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Forestry and Land Scotland has begun a tree planting project on the hillside above the Rest and Be Thankful, aiming to help efforts to improve the resilience of the well-known route in Argyll.

The ambitious Rest and Be Thankful Woodland Creation Project, located on the steep and notoriously unstable south western flanks of Ben Luibhean, Glen Croe, has been designed to provide long-term protection to the A83 by helping to prevent landslips.

The initial stages of planting are taking place on land managed by Transport Scotland, which is also funding the work. 

Welcoming the start of the project, Minister for Transport, Jenny Gilruth, said; 

“With the climate emergency likely to increasingly impact on Scotland’s landscape in the years ahead, protecting our infrastructure is a top priority.

“Using nature-based solutions like woodland creation is a win-win solution. It will help protect this important trunk road that is a vital lifeline for many people, will help capture more carbon and help increase the habitat in which wildlife can flourish.” 

Forestry and Land Scotland has been working in partnership with Transport Scotland for several years to develop the plan, which will complement a range of hard engineering works that have already been put in place in response to previous incidents.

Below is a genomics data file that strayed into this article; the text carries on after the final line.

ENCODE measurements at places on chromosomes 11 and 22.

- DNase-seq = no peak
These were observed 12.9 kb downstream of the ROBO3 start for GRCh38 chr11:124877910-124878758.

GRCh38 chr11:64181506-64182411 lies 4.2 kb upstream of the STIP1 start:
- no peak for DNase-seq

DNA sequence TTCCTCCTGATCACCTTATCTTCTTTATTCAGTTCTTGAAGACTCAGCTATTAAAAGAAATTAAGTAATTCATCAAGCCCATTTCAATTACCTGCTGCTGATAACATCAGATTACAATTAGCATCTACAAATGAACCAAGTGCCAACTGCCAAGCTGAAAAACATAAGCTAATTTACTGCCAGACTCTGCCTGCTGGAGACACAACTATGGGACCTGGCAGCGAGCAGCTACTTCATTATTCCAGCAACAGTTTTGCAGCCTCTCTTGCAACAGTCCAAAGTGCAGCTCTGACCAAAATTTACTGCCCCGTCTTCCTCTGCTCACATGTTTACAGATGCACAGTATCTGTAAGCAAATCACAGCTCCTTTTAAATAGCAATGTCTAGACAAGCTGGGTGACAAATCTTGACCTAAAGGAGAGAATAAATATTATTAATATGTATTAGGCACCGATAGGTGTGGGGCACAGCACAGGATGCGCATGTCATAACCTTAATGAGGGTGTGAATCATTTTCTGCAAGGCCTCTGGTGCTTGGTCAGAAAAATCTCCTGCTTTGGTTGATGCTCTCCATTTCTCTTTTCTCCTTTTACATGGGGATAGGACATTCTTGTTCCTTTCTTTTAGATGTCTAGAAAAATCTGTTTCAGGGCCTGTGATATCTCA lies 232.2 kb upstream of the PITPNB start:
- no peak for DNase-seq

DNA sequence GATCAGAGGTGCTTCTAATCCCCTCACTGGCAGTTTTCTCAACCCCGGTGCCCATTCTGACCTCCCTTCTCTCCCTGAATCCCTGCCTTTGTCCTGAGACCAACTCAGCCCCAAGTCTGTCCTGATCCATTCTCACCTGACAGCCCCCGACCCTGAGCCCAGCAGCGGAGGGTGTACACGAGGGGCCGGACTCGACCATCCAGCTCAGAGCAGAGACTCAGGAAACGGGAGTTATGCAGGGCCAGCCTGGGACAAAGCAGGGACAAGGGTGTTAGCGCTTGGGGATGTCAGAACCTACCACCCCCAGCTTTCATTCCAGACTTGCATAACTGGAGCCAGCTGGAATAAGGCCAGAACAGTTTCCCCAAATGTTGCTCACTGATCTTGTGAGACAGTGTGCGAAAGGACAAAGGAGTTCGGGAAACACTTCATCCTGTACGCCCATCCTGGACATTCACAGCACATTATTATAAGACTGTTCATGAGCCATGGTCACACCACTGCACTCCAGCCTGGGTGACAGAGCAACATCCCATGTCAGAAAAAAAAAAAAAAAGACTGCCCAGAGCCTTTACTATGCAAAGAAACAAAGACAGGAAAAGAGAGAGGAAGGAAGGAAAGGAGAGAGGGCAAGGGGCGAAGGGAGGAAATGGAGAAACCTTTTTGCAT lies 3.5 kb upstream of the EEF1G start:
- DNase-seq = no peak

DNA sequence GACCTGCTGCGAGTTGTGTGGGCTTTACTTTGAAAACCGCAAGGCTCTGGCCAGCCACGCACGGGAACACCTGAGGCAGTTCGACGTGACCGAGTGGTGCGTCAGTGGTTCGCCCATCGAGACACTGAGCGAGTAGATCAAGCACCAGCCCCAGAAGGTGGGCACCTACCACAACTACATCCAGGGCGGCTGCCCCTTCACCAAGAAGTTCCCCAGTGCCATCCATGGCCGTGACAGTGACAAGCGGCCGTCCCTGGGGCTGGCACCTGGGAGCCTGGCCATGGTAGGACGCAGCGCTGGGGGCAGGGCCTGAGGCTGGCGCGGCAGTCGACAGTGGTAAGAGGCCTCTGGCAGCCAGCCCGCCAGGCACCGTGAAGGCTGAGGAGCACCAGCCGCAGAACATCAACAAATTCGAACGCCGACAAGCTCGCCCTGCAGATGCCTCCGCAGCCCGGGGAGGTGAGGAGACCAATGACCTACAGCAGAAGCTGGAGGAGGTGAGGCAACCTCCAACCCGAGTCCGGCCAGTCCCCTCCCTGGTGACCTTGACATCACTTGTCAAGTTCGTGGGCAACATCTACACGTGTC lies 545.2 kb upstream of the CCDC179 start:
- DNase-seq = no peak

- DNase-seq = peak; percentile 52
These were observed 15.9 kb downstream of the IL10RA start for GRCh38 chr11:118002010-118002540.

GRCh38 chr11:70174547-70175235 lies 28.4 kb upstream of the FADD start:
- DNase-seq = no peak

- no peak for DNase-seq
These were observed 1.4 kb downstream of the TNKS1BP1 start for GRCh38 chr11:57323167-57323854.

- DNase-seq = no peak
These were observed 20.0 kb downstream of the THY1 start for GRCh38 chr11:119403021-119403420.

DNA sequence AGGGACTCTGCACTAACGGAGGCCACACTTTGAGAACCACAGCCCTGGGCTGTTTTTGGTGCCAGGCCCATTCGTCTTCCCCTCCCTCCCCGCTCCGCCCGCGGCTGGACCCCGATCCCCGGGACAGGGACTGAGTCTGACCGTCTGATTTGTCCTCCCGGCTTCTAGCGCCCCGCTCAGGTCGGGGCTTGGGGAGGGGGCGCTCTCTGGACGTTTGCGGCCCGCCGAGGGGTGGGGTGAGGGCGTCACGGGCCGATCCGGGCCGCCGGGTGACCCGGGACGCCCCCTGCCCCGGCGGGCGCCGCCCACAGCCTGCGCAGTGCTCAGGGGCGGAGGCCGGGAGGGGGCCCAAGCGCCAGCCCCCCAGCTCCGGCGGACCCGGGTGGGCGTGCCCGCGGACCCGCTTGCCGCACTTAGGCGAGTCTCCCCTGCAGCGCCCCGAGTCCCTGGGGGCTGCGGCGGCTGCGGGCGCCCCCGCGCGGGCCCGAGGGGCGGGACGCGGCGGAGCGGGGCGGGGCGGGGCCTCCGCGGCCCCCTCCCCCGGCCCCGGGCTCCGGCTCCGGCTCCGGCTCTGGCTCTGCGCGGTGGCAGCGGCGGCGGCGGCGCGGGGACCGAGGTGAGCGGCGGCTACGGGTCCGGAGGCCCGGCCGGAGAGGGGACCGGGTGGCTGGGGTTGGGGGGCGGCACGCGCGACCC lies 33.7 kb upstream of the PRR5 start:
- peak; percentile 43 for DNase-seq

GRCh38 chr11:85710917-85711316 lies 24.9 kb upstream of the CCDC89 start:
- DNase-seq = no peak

FLS teams are planting a mix of native woodland species at the western end of the hillside and will, over the course of the next two years, work their way steadily eastwards.

The species being planted – locally sourced so as to already be adapted to the local environment – include downy birch, aspen, oak, blackthorn, hawthorn, hazel, juniper and Scot pine.  These species are also most likely to be resilient to future climate changes.

As soon as they are in the ground their root systems will begin to grow and develop, binding the hillside over time and reducing the likelihood of landslips. The woodland will also  improve the landscape, encourage an increase in biodiversity and improve water quality and riparian habitats, especially those associated with spawning salmonids.

Planting the whole site is expected to take up to five years and natural regeneration of native species will also be encouraged.


Notes to editors

  1. Forestry and Land Scotland (FLS) manages forests and land owned by Scottish Ministers in a way that supports and enables economically sustainable forestry; conserves and enhances the environment; delivers benefits for people and nature; and supports Scottish Ministers in their stewardship of Scotland's national forests and land.

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  3. Media enquiries to Paul Munro, Media Manager, Forestry and Land Scotland Media Office 07785 527590 or